Friedrich cited opinions by three other federal judges — Amy Berman Jackson, who oversees Paul Manafort’s criminal foreign lobbying case; T.S. Ellis, who oversees Manafort’s financial fraud case; and DC District Court Chief Judge Beryl Howell — to back up her decision.
Trump really has a problem with folks well enough educated to quality for their jobs. Especially when that education tends to support historic progress rather than regressive class-based retreat.
❝ For 25 years, photographer Lauren Greenfield has chronicled the ascendance of a global elite: here, a picture of French aristocrats sitting beneath ancient tapestries; there, movie executives flashing $100 bills in St. Barts. Once, she took a portrait of a Chinese businessman in front of the replica of the White House he’d built as his home.
She’s also recorded their fall. Her masterful 2012 documentary, The Queen of Versailles, followed timeshare king David Siegel and his wife, Jackie, as they attempted to build the biggest home in America, a plan that collapsed during the 2008 housing crisis.
❝ A monograph of her highlights, titled Generation Wealth, was published last year. On July 20, Amazon Studios will release a full-length documentary bearing the same name and featuring many of the same people.
❝ Whereas the book was more cautious about passing judgment—the Hermès bags, megamansions, and yachts were photographed carefully, as if at a remove—the film is unequivocal in its distaste for conspicuous consumption…“The pyramids were built at the moment of precipitous Egyptian decline, and that’s what always happens: Societies accrue their greatest wealth at the moment that they face death.”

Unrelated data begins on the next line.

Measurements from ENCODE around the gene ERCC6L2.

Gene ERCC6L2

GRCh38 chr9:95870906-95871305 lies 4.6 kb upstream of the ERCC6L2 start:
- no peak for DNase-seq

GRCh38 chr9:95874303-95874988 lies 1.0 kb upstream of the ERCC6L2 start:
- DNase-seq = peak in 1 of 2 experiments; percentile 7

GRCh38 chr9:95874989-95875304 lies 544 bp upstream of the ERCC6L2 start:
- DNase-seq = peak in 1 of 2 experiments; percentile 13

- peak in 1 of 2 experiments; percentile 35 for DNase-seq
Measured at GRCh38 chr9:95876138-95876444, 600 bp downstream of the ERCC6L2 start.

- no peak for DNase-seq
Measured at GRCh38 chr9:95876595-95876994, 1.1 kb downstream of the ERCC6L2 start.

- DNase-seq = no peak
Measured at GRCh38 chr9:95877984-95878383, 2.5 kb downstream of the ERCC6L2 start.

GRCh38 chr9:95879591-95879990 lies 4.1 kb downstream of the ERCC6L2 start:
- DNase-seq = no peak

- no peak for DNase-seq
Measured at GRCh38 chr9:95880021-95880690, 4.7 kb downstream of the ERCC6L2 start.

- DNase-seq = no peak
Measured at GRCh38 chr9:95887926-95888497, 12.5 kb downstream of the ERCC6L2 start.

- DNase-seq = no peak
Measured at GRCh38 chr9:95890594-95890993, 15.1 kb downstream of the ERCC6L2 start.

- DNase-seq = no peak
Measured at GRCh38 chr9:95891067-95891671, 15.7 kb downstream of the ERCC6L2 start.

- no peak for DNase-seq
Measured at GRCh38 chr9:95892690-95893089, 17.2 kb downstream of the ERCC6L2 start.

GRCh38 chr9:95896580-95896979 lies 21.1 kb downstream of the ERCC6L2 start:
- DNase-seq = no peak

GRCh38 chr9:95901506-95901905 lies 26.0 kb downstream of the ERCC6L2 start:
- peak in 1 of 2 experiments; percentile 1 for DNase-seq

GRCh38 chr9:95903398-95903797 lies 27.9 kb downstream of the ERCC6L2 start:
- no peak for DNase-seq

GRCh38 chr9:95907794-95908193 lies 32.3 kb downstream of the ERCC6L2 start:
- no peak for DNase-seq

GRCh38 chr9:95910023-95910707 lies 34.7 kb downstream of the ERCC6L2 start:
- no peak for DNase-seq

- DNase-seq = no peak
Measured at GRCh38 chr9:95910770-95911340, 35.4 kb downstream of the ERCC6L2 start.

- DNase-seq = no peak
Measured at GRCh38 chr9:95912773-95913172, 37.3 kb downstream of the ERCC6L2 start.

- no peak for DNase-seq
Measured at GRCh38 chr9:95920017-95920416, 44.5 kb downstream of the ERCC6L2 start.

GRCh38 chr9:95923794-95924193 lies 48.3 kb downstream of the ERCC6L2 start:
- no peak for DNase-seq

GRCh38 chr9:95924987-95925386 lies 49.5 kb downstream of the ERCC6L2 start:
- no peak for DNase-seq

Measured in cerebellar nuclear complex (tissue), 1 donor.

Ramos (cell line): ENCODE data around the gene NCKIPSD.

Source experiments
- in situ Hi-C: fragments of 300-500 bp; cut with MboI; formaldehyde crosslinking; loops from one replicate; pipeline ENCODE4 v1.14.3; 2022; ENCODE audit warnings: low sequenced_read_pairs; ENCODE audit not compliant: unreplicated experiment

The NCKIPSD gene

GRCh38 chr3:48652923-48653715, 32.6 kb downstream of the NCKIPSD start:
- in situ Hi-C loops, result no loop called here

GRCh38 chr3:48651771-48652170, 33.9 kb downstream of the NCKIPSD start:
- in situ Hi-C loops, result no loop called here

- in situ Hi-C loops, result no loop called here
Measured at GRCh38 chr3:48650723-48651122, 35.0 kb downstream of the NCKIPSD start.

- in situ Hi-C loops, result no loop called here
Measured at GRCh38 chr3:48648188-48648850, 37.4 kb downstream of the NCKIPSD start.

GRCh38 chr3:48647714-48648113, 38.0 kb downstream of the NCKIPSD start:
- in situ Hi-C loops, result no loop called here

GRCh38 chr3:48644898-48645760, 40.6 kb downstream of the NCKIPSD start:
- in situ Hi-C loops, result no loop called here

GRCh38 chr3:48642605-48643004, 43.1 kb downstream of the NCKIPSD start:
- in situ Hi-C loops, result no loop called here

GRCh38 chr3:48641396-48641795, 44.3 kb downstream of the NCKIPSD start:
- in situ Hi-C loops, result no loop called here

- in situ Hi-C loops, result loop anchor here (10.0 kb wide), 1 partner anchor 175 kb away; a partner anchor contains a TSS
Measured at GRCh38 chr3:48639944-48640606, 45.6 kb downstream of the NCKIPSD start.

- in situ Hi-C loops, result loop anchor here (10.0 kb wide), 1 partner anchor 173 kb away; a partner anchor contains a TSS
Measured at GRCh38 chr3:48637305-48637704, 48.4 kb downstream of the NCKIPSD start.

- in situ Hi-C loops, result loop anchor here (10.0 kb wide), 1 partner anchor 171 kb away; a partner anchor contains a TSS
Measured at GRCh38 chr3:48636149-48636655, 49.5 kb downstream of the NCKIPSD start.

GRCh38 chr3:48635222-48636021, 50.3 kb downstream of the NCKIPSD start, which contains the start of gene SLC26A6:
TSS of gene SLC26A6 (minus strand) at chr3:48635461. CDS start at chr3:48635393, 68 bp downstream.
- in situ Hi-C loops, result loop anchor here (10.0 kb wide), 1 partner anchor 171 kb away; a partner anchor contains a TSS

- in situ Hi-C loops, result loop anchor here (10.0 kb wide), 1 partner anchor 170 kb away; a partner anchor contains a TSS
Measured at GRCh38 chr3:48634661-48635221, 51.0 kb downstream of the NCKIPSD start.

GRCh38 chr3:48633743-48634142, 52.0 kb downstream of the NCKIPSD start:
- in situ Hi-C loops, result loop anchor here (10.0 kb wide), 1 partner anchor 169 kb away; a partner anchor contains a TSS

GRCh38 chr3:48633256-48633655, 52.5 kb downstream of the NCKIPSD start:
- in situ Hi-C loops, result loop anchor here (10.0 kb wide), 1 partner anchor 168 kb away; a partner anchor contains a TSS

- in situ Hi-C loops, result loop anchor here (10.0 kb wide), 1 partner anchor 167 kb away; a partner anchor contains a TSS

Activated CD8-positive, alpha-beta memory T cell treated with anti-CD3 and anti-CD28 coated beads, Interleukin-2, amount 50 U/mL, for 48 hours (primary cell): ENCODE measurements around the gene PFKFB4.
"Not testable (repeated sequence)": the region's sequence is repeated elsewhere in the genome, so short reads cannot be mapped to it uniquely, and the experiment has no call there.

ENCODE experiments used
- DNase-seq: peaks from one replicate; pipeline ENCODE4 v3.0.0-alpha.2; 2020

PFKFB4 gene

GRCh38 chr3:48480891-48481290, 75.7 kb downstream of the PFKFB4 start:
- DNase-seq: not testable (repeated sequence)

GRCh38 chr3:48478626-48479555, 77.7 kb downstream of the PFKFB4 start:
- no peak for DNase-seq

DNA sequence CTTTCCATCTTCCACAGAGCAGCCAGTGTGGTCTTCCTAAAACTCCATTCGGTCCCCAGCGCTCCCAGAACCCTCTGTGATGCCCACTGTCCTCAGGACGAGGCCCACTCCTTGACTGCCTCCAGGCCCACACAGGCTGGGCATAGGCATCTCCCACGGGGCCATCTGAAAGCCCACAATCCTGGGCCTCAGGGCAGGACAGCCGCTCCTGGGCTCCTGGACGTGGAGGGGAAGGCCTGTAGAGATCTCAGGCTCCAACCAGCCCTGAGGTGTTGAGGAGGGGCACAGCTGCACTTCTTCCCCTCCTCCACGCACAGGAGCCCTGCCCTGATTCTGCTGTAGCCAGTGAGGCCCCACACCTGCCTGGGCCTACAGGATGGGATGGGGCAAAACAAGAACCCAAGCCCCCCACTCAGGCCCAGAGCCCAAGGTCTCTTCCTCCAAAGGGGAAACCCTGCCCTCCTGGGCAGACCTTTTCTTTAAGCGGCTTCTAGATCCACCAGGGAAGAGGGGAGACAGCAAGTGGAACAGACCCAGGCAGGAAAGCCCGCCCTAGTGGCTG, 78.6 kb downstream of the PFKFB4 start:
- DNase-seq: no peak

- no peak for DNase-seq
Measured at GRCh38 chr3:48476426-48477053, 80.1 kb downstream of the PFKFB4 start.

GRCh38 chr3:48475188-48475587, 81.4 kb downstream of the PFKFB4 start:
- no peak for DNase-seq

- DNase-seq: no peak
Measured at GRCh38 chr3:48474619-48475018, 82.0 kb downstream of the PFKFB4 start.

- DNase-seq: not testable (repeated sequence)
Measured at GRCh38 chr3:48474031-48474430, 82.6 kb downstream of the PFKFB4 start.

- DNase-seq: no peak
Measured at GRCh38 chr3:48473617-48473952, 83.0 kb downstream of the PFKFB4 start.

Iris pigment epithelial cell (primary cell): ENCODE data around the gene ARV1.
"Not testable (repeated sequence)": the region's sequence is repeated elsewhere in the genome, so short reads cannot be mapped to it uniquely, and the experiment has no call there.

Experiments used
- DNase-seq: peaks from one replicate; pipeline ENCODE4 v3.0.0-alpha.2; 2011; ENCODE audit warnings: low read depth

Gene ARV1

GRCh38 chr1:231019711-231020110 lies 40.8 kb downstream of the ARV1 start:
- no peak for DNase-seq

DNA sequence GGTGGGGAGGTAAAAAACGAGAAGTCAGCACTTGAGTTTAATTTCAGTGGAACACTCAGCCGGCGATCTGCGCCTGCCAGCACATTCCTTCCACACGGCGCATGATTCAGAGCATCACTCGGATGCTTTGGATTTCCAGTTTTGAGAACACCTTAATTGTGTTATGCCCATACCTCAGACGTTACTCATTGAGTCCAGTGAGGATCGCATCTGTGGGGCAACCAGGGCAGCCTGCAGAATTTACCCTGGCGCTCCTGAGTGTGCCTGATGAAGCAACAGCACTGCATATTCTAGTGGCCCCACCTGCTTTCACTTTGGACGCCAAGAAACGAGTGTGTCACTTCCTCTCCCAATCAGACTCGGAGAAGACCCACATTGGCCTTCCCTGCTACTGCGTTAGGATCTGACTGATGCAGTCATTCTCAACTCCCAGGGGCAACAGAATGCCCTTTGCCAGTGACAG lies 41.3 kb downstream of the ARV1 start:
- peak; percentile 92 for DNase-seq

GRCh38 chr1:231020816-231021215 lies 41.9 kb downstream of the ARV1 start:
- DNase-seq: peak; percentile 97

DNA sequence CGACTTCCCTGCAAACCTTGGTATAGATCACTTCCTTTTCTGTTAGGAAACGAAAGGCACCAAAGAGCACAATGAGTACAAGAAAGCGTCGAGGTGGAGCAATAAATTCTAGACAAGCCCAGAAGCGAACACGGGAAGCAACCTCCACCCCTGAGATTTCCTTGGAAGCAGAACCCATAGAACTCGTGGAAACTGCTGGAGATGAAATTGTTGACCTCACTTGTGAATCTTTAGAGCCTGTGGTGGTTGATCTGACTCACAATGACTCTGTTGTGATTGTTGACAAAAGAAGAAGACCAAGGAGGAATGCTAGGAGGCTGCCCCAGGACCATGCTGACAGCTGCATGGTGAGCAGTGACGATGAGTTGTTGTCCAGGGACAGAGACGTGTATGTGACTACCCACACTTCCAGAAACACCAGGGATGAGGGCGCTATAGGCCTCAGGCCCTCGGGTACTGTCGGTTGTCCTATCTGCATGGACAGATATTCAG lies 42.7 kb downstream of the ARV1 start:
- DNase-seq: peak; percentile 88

Looking forward to the film. For all the right reasons. Reasons that would be obvious to anyone who’s spent any time at this blog – or the few others where “eideard” appeared on a regular basis. I’m an old geek, now, according to the calendar. I don’t feel that way. I don’t think that way. But, the foundation of the person I am and have always been – is that I’m a working-class guy from the East End of Bridgeport.
You grow up knowing you’re going to work for GE, Remington Arms or the Bridgeport Brass Company – if you’re lucky. Grades and good writing skills, learning skills and acquired knowledge didn’t guarantee access to a post-high school education. That was bound and chained to class and family income. Some of that has changed. Not because of willing participation by any government in Washington, DC or, for that matter, Hartford, Connecticut. What change there has been has flowed from battles won by ordinary families fighting for education and access.
❝ France’s President Emmanuel Macron and Donald Trump skipped through Tuesday kissing, hugging, holding hands and rubbing each others’ shoulders.
On Wednesday, before a joint session of of Congress, the charismatic French leader turned around and repudiated the US President’s political philosophy and worldview.
❝ The startling contrast between Macron palling around with Trump on a state visit and his velvet hammer speech — effectively defending the world order from “America First” nationalism — encapsulated his intricate US strategy.
Macron wants to bind the Trump administration into the existing Western international system, to convince it to dive back into multilateral efforts to shut down Iran’s nuclear program, to battle climate change and to safeguard globalization and free trade…
❝ The contradiction between Macron’s own philosophy and his charm offensive with Trump was laced through a speech punctuated by multiple standing ovations and cheers.
More than Trump has ever received before Congress – or is likely to.